If serum homocysteine is elevated, it means folic acid and/or homocysteine are not being properly broken down. This could be either because of a defective MTHFR enzyme, or it could be due to malnutrition. Either way, the “cure” is to take vitamins. All of the vitamins necessary for this reaction are actually found in the majority of prenatal vitamins (+DHA). The only one missing is l-methylfolate (rather than folic acid). Just pick up 10-15 mg of l-methylfolate from a local pharmacy, add it to a DHA prenatal vitamin, and viola! it’s essentially a DIY version of their medication for a fraction of the cost. It’s important to point out this medication does not have all of the components of a prenatal vitamin. So, although the inventor told me it can be used in leu of a prenatal vitamin, I highly disagree. Furthermore, I personally would be concerned about using this in addition to a prenatal vitamin, since some vitamins are in both and would be above the recommended upper limit in pregnancy. I also want to point out that the inventor argues this medication is superior to prenatal vitamins because the components are all in their “reduced” forms, meaning they do not need to be metabolized. While this is helpful for a very small portion of the population, this is not necessary for the majority of patients.
I haven’t really answered the initial question of whether or not vitamins can treat depression. For that, I could not find consistent evidence in scientific literature. Bottom line, we need better research studies to give us this answer. Eating healthy food though, will generally improve mood (not clinical depression) without any associated risk. When Deplin, an expensive prescription form of l-methylfolate, is used by itself, we do not see the robust effect we had anticipated. Like most illnesses though, the cause of depression is multifactorial. Those who use just one approach to treat it, typically don’t see the same positive results that are seen by people using multiple modalities. So while everyone would love an “all-natural” pill that cures depression, I just don’t think that will ever exist. Moderate to severe mental illness, like most biological illness, needs medication, a healthy diet, exercise, and meditation/therapy to treat it.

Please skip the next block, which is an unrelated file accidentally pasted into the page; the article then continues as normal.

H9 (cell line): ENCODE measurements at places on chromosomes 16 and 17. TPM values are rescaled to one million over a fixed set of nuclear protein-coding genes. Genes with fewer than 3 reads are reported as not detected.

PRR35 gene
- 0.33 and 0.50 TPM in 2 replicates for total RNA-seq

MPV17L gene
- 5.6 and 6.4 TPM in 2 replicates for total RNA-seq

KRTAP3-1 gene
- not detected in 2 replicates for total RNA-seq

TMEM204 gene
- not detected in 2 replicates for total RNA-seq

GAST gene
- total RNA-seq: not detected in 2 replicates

1. About MTHFR by EnBraceHR
2. Overview of homocysteine and folate metabolism by Blom et al
3. Reprotox.org for researching effects of different dosages of vitamins on fetal and infant development when ingested by the mother.
4. PubChem Compound Database to review various vitamin compounds
5. Prenatal Vitamins by WebMD
6. Dietary Supplement Fact Sheet by NIH
7. B vitamins and homocysteine by Harvard
8. Various pages from Ben Lynch’s website, MTHFR.net
9. MTHFR Mutation Test by Medline Plus
10. Blog post by 23andMe
11. MTHFR gene overview by NIH’s Genetics Home Reference website
12. MTHFR gene variant by NIH’s Genetic and Rare Disease Information Center website
13. A Genetic Test you Don’t Need by Cleveland Clinic Health Essentials
14. Dubious MTHFR Gene Mutation Testing by Science Based Medicine